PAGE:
Health in Hard Times: Wellness, part 1

Take a look at WNC’s past, and you’ll learn it’s been a health and wellness mecca for more than 100 years: By the late 19th century, the area hosted several sanitariums for tuberculosis patients, as it was commonly thought that the clean air and pleasant environment did them some good. One of those patients was Edwin Grove, who built the historic inn. And George Vanderbilt, creator of the Biltmore Estate, may have first visited the area on a trip with his ailing mother. With the patients came doctors, and over the years many others have followed, expanding on our reputation as a healthy retreat.

The legacy lives today in our thriving medical community, from the reputation of our hospitals to the bounty of alternative practices and practitioners. From yoga to runners, Western medicine to Eastern, Asheville offers an unparalleled environment for getting healthy and staying that way. Given that environment and the challenge of staying healthy in hard times — with health costs rising and the economy squeezing everyone and everything — Xpress offers this Wellness issue, the first of two parts, to explore just a few of the ideas, possibilities and people.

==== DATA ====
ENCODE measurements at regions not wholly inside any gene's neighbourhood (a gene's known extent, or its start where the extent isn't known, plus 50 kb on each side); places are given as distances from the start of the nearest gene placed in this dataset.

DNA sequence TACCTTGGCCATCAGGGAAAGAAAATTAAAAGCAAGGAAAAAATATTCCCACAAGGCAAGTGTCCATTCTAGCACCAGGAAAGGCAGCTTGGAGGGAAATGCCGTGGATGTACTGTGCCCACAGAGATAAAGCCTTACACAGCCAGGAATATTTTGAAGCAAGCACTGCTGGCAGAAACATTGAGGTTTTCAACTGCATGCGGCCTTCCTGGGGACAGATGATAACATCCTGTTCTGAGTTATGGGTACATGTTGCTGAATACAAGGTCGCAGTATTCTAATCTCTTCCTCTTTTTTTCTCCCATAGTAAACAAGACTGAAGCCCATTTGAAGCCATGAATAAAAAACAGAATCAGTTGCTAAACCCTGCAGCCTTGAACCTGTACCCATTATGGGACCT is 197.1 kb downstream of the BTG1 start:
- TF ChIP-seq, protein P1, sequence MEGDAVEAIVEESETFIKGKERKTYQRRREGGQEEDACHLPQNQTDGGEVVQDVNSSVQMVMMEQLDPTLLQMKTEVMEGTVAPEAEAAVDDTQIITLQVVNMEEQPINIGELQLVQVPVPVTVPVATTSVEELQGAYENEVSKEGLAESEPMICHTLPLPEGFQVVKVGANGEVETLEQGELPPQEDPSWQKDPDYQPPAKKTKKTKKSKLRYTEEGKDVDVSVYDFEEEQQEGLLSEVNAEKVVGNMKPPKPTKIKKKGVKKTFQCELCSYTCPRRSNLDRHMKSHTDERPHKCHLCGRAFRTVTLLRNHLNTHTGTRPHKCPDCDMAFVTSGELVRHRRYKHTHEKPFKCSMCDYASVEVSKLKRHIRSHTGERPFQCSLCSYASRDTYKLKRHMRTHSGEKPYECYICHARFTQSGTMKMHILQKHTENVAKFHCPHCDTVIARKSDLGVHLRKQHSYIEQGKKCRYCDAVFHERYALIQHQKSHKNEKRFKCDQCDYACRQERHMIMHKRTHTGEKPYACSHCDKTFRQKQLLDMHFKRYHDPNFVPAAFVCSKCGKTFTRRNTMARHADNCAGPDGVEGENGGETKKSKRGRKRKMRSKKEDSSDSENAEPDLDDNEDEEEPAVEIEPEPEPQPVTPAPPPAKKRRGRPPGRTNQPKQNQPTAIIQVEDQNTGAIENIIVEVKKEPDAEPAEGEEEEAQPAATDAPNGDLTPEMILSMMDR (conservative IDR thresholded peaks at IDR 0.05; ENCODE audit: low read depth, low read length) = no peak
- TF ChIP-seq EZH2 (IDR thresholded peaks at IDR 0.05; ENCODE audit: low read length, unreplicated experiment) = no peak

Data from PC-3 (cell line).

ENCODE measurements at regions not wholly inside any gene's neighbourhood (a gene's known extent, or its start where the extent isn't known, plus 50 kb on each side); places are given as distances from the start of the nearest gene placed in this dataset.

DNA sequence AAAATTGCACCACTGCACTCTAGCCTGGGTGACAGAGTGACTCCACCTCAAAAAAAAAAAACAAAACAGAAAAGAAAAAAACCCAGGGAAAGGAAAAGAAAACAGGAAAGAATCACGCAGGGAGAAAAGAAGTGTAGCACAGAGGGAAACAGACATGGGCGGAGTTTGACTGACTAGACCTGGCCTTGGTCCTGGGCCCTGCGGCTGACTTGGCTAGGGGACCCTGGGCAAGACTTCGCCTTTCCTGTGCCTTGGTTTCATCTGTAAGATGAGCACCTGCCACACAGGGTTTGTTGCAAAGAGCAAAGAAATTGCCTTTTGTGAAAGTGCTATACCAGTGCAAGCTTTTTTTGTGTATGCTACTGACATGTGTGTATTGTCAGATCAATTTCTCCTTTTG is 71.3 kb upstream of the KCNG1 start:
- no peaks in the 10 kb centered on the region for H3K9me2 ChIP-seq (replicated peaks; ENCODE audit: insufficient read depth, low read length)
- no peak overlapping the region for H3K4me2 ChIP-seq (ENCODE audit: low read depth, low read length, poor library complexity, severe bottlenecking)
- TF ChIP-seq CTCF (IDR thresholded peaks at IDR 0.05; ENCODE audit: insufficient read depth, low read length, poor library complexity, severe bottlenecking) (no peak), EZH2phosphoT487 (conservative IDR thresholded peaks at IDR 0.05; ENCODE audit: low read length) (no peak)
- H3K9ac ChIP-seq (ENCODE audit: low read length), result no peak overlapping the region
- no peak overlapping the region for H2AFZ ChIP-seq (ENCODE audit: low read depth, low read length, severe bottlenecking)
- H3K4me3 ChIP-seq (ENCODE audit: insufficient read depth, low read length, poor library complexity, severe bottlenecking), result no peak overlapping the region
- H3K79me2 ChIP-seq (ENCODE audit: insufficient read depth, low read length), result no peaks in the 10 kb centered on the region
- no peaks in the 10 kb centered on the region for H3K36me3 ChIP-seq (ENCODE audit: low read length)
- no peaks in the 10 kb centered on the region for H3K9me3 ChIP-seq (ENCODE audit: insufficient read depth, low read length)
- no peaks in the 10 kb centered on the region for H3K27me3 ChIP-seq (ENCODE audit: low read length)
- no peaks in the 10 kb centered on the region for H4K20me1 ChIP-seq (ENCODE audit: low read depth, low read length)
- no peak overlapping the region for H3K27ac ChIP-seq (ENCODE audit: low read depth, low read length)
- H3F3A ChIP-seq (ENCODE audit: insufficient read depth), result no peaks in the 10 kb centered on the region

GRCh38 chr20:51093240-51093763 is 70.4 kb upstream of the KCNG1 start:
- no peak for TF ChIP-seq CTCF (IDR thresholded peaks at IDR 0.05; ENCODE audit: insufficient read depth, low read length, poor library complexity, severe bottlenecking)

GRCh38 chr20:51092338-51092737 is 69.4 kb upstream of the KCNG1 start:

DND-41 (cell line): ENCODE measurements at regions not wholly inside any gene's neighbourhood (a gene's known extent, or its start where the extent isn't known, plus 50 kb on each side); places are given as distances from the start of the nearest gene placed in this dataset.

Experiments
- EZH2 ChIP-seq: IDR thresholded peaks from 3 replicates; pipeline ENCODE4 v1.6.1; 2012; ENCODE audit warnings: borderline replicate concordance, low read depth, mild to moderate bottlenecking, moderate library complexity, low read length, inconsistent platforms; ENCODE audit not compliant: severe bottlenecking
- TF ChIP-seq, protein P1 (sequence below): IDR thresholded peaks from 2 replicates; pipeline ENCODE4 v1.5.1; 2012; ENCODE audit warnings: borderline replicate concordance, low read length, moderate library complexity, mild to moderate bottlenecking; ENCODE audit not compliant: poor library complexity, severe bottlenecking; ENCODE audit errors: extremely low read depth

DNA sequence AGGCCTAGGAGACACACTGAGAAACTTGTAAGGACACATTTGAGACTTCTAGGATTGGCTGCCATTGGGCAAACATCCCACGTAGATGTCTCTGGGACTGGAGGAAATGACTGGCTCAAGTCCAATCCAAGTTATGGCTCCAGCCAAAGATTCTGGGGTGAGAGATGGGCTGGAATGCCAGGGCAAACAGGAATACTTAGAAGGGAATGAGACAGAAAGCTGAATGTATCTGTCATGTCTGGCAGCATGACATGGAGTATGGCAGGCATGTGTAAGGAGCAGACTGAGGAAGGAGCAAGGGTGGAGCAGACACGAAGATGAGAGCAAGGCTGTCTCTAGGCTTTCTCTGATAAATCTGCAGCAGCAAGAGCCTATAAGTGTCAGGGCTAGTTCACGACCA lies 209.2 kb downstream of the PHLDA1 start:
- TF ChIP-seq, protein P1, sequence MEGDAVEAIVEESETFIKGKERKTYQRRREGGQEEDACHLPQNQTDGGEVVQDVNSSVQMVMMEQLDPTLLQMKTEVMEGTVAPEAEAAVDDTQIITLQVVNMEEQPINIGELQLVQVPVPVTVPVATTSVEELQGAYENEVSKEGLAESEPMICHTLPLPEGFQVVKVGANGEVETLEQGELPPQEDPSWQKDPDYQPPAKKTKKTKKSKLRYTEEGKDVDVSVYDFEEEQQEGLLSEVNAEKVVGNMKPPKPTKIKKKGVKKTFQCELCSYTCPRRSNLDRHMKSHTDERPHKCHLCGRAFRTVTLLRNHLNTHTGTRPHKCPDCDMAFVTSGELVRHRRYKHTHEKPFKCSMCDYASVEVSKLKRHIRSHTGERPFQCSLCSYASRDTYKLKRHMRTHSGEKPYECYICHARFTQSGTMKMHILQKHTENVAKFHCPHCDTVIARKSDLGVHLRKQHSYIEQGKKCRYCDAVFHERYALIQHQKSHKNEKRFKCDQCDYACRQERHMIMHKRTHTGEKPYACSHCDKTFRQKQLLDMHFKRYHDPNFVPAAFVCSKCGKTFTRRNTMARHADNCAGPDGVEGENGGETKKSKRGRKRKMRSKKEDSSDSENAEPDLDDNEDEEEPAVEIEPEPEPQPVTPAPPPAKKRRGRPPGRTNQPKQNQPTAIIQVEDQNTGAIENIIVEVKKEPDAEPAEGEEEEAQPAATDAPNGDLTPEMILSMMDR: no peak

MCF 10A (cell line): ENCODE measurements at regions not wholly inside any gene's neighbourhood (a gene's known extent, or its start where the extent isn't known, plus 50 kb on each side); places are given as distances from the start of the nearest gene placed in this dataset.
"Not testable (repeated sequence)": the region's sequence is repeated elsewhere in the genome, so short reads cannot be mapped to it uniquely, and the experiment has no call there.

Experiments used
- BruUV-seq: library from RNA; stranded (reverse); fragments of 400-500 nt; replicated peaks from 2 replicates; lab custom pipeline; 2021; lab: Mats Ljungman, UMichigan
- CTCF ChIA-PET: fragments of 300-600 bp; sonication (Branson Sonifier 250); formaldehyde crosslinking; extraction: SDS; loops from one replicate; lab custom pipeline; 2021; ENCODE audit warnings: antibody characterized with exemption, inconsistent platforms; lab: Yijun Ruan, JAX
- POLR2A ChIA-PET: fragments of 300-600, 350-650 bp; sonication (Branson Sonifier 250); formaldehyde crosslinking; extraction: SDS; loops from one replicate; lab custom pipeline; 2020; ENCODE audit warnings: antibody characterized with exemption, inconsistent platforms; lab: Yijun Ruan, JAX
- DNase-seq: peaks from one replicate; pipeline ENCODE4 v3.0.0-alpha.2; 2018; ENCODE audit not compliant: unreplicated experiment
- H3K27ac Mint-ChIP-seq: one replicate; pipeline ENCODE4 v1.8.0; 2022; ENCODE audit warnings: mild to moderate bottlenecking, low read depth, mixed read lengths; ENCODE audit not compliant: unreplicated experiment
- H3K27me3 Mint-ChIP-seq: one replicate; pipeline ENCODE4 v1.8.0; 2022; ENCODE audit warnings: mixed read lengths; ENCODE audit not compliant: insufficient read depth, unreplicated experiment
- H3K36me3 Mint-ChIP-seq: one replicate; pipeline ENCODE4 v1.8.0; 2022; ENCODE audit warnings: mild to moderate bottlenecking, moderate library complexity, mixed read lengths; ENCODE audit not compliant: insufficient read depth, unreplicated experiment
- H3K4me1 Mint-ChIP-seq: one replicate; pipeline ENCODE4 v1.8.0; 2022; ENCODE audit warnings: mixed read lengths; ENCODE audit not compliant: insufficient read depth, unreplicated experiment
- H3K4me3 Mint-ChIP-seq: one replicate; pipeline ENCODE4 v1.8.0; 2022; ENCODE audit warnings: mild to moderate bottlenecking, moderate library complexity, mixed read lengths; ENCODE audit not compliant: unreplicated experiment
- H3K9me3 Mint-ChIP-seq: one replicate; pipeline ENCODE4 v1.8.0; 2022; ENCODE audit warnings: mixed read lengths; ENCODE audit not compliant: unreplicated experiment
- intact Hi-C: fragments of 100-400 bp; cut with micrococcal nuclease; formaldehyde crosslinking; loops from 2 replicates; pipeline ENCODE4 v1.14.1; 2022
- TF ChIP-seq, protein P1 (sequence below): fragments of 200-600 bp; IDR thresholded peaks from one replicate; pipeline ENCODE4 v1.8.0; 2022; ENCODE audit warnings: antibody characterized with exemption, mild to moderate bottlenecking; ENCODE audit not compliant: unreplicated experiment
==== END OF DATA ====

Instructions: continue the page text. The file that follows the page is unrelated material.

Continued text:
In this issue, you’ll find an interview with Asheville’s first licensed acupuncturist, Cissy Majebe, whose practice was raided in 1990 but now finds herself one of many such practitioners in the city and state. There’s also a commentary from Leslie Boyd, whose son suffered and died because he lacked health care. We have an article about the Asheville Project, an innovative health-care initiative that started in 1997 when city officials aimed to cut costs and help their employees get healthier. There’s a piece on stress management and another that recommends “an ounce of prevention.” Next week, we’ll offer another round of Wellness articles, including one on healthy eating.

In this week’s issue

Asheville City Council: Green partners

When the going gets tough…

Spend to save

A visit with acupuncture pioneer Cissy Majebe

Stress less in 2010

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